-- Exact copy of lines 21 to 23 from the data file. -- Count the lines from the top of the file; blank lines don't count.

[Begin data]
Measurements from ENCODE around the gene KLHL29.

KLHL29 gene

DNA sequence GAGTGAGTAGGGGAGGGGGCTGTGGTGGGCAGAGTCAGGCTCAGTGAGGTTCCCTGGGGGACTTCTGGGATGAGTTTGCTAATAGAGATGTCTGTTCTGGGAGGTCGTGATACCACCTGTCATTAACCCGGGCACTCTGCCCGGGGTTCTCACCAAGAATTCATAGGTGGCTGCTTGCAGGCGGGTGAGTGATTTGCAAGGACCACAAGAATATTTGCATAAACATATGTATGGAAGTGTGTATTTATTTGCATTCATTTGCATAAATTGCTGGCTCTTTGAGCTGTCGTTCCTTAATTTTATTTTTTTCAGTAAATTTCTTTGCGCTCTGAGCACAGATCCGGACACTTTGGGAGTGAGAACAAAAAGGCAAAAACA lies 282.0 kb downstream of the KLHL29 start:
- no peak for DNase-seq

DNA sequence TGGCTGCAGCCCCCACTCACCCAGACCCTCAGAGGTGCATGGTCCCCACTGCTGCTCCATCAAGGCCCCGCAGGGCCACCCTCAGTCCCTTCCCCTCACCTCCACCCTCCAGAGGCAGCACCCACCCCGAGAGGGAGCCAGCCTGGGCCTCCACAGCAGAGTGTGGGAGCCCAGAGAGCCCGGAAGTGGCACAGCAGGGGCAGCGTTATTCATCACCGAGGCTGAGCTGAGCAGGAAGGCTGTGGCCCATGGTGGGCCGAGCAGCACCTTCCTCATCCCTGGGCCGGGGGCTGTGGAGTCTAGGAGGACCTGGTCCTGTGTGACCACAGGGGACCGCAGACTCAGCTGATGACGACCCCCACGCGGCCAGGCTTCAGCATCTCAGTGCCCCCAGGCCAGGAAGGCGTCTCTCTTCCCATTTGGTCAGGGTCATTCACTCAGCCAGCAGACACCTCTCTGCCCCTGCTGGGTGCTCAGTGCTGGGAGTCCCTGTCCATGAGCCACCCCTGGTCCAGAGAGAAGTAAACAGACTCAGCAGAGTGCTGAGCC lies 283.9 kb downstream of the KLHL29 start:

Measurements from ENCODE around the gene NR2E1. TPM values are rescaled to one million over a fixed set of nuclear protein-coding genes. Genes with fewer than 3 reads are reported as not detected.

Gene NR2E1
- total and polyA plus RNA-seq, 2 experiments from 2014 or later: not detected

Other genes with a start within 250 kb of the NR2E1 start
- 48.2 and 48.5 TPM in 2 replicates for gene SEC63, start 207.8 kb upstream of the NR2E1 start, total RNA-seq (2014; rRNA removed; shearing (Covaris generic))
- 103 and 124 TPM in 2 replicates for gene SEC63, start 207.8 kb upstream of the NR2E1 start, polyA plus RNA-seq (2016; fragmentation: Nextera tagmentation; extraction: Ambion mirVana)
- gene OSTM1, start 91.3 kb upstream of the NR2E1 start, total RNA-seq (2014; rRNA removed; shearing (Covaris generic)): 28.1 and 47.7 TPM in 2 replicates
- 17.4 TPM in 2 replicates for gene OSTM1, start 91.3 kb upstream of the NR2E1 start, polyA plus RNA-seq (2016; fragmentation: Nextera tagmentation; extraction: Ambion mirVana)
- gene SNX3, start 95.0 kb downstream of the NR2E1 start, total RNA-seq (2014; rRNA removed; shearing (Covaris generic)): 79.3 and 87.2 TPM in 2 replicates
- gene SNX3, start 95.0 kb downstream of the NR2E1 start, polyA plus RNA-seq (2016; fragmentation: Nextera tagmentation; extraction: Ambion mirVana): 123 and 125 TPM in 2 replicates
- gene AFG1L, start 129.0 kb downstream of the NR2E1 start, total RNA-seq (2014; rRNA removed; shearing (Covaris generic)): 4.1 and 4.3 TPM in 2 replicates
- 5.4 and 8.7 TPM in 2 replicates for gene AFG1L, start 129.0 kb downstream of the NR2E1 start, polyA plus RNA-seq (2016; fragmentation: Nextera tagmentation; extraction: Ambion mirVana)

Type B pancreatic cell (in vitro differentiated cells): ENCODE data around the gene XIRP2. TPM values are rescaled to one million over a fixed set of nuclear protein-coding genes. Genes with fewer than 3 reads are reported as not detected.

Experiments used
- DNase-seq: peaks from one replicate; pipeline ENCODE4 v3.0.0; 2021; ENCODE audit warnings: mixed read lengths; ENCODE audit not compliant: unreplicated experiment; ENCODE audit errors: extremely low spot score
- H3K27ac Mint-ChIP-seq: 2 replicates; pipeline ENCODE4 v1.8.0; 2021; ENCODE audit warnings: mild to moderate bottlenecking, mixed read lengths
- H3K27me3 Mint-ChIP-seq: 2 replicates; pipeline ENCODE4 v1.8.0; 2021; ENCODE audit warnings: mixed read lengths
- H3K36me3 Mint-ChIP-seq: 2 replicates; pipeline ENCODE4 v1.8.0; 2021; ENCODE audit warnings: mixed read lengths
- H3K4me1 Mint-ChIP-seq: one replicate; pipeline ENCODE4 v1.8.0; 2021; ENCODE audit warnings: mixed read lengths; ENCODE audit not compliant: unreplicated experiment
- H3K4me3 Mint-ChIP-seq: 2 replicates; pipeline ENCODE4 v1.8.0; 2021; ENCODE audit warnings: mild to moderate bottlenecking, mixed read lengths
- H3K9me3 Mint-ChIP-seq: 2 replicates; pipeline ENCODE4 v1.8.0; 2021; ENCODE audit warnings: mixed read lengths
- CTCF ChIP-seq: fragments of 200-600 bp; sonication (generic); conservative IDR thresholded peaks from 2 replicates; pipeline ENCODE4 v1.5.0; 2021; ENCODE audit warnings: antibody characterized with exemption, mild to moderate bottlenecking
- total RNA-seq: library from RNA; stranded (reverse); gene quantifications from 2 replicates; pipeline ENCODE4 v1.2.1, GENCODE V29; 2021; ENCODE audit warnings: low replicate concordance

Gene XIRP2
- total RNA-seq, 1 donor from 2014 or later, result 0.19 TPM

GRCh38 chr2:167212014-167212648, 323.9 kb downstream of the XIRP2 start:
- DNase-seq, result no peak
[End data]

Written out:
- H3K27ac Mint-ChIP-seq: 2 replicates; pipeline ENCODE4 v1.8.0; 2021; ENCODE audit warnings: mild to moderate bottlenecking, mixed read lengths
- H3K27me3 Mint-ChIP-seq: 2 replicates; pipeline ENCODE4 v1.8.0; 2021; ENCODE audit warnings: mixed read lengths
- H3K36me3 Mint-ChIP-seq: 2 replicates; pipeline ENCODE4 v1.8.0; 2021; ENCODE audit warnings: mixed read lengths